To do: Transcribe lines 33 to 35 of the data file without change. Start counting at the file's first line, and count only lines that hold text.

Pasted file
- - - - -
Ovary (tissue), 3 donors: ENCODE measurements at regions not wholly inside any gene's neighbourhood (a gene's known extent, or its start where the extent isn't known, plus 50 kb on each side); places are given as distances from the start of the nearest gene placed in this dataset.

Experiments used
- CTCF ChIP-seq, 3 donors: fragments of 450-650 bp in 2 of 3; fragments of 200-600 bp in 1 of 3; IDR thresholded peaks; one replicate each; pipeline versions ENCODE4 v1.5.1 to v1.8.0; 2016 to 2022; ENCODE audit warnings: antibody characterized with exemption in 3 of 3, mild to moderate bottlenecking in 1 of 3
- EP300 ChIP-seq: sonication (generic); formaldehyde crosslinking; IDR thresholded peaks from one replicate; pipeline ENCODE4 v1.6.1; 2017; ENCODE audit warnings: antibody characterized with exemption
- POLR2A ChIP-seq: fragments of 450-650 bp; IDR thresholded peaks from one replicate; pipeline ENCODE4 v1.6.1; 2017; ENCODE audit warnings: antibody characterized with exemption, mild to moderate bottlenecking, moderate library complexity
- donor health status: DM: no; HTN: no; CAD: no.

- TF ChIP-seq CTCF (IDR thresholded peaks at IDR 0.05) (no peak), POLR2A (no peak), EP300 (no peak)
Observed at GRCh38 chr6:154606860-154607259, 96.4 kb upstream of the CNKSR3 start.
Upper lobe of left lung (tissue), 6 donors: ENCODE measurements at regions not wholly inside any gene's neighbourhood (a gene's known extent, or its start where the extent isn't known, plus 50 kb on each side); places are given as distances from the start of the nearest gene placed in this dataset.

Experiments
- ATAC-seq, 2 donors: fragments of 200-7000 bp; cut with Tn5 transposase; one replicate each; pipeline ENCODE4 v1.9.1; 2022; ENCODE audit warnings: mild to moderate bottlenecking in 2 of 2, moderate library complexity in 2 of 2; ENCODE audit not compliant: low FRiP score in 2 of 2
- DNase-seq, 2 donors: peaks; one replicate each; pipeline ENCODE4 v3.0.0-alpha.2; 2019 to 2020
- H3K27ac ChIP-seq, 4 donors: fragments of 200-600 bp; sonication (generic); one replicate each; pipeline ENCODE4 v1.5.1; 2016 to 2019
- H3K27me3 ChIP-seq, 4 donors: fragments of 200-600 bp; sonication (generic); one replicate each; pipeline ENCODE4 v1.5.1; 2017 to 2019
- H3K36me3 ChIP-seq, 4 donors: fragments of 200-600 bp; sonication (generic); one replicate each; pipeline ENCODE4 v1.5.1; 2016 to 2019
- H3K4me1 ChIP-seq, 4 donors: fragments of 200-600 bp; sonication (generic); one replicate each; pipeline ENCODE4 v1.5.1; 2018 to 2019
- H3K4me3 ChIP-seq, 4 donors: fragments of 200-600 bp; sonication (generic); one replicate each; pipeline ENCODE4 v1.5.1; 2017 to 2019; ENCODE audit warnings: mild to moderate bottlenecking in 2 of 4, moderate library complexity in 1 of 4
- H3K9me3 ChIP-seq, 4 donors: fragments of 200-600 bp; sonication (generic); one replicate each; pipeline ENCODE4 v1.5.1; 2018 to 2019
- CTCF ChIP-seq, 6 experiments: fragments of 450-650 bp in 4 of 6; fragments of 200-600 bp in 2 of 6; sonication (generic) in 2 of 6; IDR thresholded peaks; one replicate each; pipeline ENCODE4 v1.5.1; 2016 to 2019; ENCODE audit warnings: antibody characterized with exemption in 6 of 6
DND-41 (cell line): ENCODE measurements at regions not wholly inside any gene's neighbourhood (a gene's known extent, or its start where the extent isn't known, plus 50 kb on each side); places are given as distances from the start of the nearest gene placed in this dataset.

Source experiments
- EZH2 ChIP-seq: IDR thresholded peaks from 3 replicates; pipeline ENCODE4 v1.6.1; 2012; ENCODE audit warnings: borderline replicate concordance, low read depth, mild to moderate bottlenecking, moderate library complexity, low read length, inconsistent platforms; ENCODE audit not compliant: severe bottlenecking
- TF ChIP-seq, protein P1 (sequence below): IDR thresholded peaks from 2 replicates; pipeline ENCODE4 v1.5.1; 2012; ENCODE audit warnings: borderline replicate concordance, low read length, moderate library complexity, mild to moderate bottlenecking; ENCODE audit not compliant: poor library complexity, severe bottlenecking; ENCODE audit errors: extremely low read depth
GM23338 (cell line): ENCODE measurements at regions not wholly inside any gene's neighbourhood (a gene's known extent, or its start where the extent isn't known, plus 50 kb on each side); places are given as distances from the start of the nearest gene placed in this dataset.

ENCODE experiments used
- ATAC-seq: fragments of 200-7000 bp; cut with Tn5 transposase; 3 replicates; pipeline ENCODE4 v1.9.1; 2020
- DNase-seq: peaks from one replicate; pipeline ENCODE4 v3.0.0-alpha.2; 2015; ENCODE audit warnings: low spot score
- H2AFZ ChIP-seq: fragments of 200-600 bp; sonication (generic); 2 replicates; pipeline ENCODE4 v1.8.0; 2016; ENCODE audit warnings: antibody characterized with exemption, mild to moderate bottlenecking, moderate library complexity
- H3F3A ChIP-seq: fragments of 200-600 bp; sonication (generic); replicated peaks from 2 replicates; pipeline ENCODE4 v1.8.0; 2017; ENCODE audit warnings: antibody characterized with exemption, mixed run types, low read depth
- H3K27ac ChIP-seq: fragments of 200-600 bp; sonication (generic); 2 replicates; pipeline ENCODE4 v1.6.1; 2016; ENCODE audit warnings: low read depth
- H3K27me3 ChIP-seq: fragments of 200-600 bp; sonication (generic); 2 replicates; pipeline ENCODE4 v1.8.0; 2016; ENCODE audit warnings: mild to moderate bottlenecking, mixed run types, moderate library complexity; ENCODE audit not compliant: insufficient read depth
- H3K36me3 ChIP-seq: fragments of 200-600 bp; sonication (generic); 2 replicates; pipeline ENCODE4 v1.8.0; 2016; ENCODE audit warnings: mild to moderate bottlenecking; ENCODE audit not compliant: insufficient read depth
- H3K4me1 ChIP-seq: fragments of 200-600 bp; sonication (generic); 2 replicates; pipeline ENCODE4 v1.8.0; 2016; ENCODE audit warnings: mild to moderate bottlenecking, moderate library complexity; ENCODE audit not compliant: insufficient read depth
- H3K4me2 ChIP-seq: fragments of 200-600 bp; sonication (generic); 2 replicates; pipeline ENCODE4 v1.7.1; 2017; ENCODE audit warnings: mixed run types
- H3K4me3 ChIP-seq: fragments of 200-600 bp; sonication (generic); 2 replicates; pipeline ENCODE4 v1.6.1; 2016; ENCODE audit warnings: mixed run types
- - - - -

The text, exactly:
- H3K4me1 ChIP-seq: fragments of 200-600 bp; sonication (generic); 2 replicates; pipeline ENCODE4 v1.8.0; 2016; ENCODE audit warnings: mild to moderate bottlenecking, moderate library complexity; ENCODE audit not compliant: insufficient read depth
- H3K4me2 ChIP-seq: fragments of 200-600 bp; sonication (generic); 2 replicates; pipeline ENCODE4 v1.7.1; 2017; ENCODE audit warnings: mixed run types
- H3K4me3 ChIP-seq: fragments of 200-600 bp; sonication (generic); 2 replicates; pipeline ENCODE4 v1.6.1; 2016; ENCODE audit warnings: mixed run types